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Cancer Support Community’s Virtual Resources Support Cancer Patients and Caregivers During Coronavirus Outbreak

Global nonprofit highlights MyLifeLine,a free resource to create digital communities

Washington, D.C., March 26, 2020 (GLOBE NEWSWIRE) -- As an organization focused on serving the needs of cancer patients and their loved ones, The Cancer Support Community (CSC) understands that the worldwide efforts to limit the spread of coronavirus (COVID-19), in particular social distancing and restrictions to movement and travel, might lead to feelings of isolation and anxiety.

“Our mission has taken on special significance as cancer patients, survivors, and caregivers cope with the impact of the spread of coronavirus,” said Kim Thiboldeaux, CEO of the Cancer Support Community. “We want to make sure that everyone knows that our free services, including our digital resources, are available to them during this time of uncertainty.  We are all in this together.” 

Thiboldeaux referenced one primary resource, MyLifeLine, that can help individuals affected by cancer establish a community of support online.

MyLifeLine is CSC's online platform specifically created for cancer patients and caregivers to virtually connect to their personal community of family and friends for social and emotional support. The platform, which currently has more than 30,000 users, includes the following list of personalized services and resources:

  • A community of thousands of online discussion board members moderated by licensed professionals that enables patients and caregivers to share common experiences, stories, and inspiration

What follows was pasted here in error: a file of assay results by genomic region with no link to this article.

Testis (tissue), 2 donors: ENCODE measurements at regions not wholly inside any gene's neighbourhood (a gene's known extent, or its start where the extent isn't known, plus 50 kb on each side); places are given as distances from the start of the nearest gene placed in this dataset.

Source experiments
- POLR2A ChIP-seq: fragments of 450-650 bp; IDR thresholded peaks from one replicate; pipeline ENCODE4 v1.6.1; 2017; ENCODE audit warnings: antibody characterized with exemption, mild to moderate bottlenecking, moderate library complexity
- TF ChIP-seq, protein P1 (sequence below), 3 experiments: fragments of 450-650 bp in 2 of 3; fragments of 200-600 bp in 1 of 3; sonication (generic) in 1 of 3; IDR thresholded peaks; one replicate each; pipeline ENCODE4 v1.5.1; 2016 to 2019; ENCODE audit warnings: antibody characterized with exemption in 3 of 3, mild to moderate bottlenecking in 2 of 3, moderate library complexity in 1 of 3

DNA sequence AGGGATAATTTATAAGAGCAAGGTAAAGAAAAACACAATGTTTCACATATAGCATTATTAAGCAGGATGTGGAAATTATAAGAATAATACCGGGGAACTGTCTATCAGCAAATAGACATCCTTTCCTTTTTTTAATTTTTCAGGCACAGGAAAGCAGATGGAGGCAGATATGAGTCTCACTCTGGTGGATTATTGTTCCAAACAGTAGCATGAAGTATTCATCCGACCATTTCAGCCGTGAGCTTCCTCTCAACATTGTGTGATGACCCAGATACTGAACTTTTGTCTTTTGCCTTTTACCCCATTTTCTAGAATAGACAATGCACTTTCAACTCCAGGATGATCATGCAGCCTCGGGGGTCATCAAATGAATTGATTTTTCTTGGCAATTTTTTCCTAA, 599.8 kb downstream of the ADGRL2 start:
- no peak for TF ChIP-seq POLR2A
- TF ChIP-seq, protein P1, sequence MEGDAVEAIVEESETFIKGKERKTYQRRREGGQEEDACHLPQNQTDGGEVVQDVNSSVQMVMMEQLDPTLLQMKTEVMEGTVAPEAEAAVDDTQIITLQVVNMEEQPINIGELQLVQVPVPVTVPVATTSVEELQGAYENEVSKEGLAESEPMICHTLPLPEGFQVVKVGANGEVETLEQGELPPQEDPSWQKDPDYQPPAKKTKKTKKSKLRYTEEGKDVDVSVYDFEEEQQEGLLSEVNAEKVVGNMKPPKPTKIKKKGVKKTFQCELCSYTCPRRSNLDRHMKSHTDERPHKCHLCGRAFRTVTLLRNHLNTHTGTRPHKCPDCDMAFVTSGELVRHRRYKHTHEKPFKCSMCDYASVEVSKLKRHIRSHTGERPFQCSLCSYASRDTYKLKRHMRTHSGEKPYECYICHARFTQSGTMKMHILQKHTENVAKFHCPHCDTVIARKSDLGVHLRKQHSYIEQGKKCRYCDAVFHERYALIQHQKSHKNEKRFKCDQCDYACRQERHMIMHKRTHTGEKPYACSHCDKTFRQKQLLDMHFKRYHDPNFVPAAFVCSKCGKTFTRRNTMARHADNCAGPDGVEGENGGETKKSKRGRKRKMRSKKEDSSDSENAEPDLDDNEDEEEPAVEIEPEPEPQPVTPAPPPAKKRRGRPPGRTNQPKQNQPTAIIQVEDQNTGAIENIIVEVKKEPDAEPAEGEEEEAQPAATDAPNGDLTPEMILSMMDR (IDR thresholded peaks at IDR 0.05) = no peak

• A privacy-protected personal website to keep friends and family updated on the patient’s treatments and needs
  • The Helping Calendar to coordinate friends and family for rides to the doctor, caregiver relief, meals, childcare, and more
  • Access to all of CSC’s free evidence-based and professionally-staffed resources, including digital materials as well as a toll-free helpline

“Physical or social distancing doesn’t mean disconnecting,” remarked Susan Ash-Lee, CSC’s Vice President of Clinical Services and the former Director of Clinical Social Work at Rocky Mountain Cancer Centers.  “We are fortunate to live in a time when technology provides solutions to help us combat isolation.  Now, more than ever, a resource like MyLifeLine enables individuals to establish channels of communication that keep us connected, which is critical for people facing a cancer diagnosis.”  For more information, go to

In further response to concerns about the spread of coronavirus, CSC has a created a continually updated webpage to help people living with cancer remain empowered by knowledge and supported by community during this time:  


About the Cancer Support Community

The Cancer Support Community (CSC) is a global non-profit network of 175 locations, including CSC and Gilda's Club centers, hospital and clinic partnerships, and satellite locations that deliver more than $50 million in free support services to patients and families. The in-person locations alone record 500,000 visits each year. In addition, CSC administers a toll-free helpline (1-888-793-9355) and produces award-winning educational resources that, together with the locations, reach more than one million people each year. Formed in 2009 by the merger of The Wellness Community and Gilda’s Club, CSC also conducts cutting-edge research on the emotional, psychological, and financial journey of cancer patients. In addition, CSC advocates at all levels of government for policies to help individuals whose lives have been disrupted by cancer. In January 2018, CSC welcomed Denver-based nonprofit MyLifeLine, a digital community that includes 35,000 patients, caregivers, and their supporters that will enable CSC to scale its digital services in an innovative, groundbreaking way.


Ted Miller
Cancer Support Community

Nathalie Casthely
Cancer Support Community